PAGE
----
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MDX Essentials : Set Functions: The DRILLDOWNMEMBER() Function - Page 2

November 7, 2005

The DrillDownMember() Function

Introduction

According to the Books Online, the DrillDownMember() function "drills down the members in a specified set that are present in a second specified set. Alternatively, the function drills down on a set of tuples." The set of child members returned by DrillDownMember() is ordered by hierarchy, and includes those members specified in the primary set that are also present in the secondary set. The order among the original members in the primary set is maintained, with all child members returned by the function included immediately under their parent member.

DrillDownMember() has many applications, and pairing it with other MDX functions can help us to leverage its power even further. I frequently use it in combination with various functions, including Descendants() function and others. We will examine in detail the syntax for the DrillDownMember() function after our customary overview in the Discussion section that follows. Following that, we will conduct practice examples within a couple of scenarios, constructed to support hypothetical business needs that illustrate uses for the function. This will afford us an opportunity to explore some of the delivery options that DrillDownMember() can offer the knowledgeable user. Hands-on practice with DrillDownMember(), where we will create queries that leverage the function, will help us to activate what we learn in the Discussion and Syntax sections.

Discussion

To restate our initial explanation of its operation, the DrillDownMember() function drills down the members in a specified primary set that are present in a specified secondary set. The primary set can have any dimensionality, but the secondary set must contain a one-dimensional set, as we shall see. The result set returned by DrillDownMember() is composed of the children of each primary set member that also exists in the secondary set. If the primary set contains a parent member with one or more children, that parent member will not be subjected to drilldown. When the primary set contains tuples, DrillDownMember() returns a set composed of the results of drilling down each tuple in the primary set for which a corresponding match exists in the secondary set.

We noted earlier that the optional RECURSIVE keyword is available to enable repeated comparison passes between the primary and secondary sets. When we do not opt to add RECURSIVE, a single pass through the primary set is performed, matching each member / tuple with a corresponding member in the secondary set. When we add the keyword, DrillDownMember() performs continual, recursive comparisons between the result set and the secondary set, returning, for each member in the result set that is also present in the secondary set, the children - until no further members from the result set can be found within the secondary set. Because only complete hierarchies are accepted, RECURSIVE forces drill down to the leaf level of a specified dimensional hierarchy.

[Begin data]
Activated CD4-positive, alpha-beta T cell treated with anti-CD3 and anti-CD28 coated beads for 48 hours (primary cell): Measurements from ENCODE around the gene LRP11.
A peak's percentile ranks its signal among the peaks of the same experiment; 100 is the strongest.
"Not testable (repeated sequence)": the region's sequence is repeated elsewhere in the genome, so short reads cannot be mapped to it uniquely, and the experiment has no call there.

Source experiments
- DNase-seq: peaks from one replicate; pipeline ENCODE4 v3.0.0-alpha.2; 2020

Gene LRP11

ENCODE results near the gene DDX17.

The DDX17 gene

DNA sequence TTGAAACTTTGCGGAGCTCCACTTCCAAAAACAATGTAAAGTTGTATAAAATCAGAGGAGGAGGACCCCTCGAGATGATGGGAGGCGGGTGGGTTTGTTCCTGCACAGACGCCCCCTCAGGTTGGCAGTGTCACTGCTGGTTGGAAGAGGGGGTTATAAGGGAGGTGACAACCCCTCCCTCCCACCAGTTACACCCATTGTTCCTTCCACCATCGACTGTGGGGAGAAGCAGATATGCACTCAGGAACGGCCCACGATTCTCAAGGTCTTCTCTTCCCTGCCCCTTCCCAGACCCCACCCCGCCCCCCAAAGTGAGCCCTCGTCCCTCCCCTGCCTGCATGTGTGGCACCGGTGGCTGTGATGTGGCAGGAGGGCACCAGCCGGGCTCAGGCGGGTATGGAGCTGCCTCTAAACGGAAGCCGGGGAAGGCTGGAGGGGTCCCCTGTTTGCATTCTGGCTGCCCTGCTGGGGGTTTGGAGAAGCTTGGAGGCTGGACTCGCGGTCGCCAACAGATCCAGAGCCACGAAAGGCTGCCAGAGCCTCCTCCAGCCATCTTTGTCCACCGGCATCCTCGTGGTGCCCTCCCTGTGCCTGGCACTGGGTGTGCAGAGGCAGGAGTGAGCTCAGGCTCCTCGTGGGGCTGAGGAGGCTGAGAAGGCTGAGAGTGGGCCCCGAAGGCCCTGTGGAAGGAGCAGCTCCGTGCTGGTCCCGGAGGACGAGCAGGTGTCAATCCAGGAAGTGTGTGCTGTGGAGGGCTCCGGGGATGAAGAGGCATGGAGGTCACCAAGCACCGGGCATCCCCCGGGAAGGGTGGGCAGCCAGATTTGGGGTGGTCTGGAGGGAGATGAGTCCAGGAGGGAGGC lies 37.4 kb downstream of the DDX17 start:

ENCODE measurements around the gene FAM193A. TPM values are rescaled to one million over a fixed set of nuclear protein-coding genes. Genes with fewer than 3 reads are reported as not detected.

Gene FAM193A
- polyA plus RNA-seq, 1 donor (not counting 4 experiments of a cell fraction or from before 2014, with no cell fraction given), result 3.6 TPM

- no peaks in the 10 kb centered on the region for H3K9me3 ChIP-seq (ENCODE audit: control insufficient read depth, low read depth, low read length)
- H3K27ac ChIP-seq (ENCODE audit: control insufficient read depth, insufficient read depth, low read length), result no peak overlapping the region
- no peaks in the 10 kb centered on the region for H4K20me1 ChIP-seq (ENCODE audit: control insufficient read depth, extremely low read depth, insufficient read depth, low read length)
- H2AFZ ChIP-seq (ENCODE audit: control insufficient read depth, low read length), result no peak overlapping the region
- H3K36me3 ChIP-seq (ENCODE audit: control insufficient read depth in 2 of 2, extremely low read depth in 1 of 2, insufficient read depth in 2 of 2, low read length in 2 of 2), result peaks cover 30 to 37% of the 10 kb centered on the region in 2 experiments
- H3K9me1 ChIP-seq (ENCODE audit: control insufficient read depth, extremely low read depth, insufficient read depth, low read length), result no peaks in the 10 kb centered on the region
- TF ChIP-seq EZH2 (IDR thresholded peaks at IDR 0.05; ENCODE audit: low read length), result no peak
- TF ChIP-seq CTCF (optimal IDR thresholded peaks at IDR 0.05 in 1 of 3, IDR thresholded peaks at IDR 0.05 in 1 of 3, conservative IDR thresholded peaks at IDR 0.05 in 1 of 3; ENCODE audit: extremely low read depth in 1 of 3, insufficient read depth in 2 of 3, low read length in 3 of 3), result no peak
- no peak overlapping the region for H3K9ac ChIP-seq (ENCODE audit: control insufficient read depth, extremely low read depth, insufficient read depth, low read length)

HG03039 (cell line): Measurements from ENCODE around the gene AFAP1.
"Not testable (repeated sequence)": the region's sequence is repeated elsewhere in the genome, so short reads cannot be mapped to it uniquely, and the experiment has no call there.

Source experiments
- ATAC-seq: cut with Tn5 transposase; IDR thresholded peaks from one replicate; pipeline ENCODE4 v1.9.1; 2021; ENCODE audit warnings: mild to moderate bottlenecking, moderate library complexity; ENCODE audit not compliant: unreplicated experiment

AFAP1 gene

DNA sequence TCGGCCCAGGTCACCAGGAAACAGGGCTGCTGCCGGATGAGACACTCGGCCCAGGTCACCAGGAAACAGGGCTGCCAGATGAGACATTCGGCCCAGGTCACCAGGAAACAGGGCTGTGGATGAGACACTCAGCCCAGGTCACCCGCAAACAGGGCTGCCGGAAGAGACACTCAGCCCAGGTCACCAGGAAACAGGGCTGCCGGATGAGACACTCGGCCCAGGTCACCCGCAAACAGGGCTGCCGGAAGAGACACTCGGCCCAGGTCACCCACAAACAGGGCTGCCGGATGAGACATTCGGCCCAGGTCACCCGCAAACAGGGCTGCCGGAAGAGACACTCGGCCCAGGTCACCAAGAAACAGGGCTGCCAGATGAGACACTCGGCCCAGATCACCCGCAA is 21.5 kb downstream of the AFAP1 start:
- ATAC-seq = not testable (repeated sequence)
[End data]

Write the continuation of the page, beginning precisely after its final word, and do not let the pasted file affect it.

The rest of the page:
When we couple it with other functions, we can leverage DrillDownMember() to deliver a wide range of analysis and reporting utility. As in so many cases with the Microsoft integrated Business Intelligence solution, consisting of MSSQL Server, Analysis Services and Reporting Services, this function, residing within the Analysis Services layer, can be extended to support capabilities and attributes in the Reporting Services layer. Knowing "where to put the intelligence" among the various layers is critical to optimization, in many cases. For more of my observations on this subject, see Multi-Layered Business Intelligence Solutions ... Require Multi-Layered Architects.

Let's look at some syntax illustrations to further clarify the operation of DrillDownMember().

Syntax

Syntactically, anytime we employ the DrillDownMember() function to drill down by a member, the effect of the function, as we have seen, is to drill down those members of the specified primary set that are also present in the specified secondary set. We specify the two sets within the parentheses to the right of the DrillDownMember keyword. We can optionally follow the specified sets, within the same parentheses, with the RECURSIVE keyword. The general syntax is shown in the following string:

DrilldownMember(Set1, Set2 [ , RECURSIVE ] )

(Set1 in the string represents the "Primary Set" to which I refer throughout our discussion. Set2 represents the "Secondary Set.")

Let's take a look at an example. The following snippet employs the DrillDownMember() function:

DrillDownMember( {[Geography].[Geography].[State-Province].[California],
    [Geography].[Geography].[State-Province].[Oregon],
        [Geography].[Geography].[State-Province].[Washington] }, 
               {[Geography].[Geography].[State-Province].[Oregon]} ) )ON ROWS

This row specification, within a proper query executed against the Adventure Works sample cube that, say, stipulated year 2003 on the column axis, might produce a results dataset similar to that depicted in Illustration 1.


Illustration 1: Results Dataset - Oregon Drilled to Child Cities

In the example dataset, we see that California and Washington (the top and bottom rows of the dataset) are presented in "rolled up" state. Between these two summary values, we see Oregon's summary line, followed by the drilled down values for the constituent child cities. (We note, too, that the total of the child cities in the dataset add to the rolled up Oregon total of 616, 268.06.)

We will practice some uses of the DrillDownMember() function in the section that follows.








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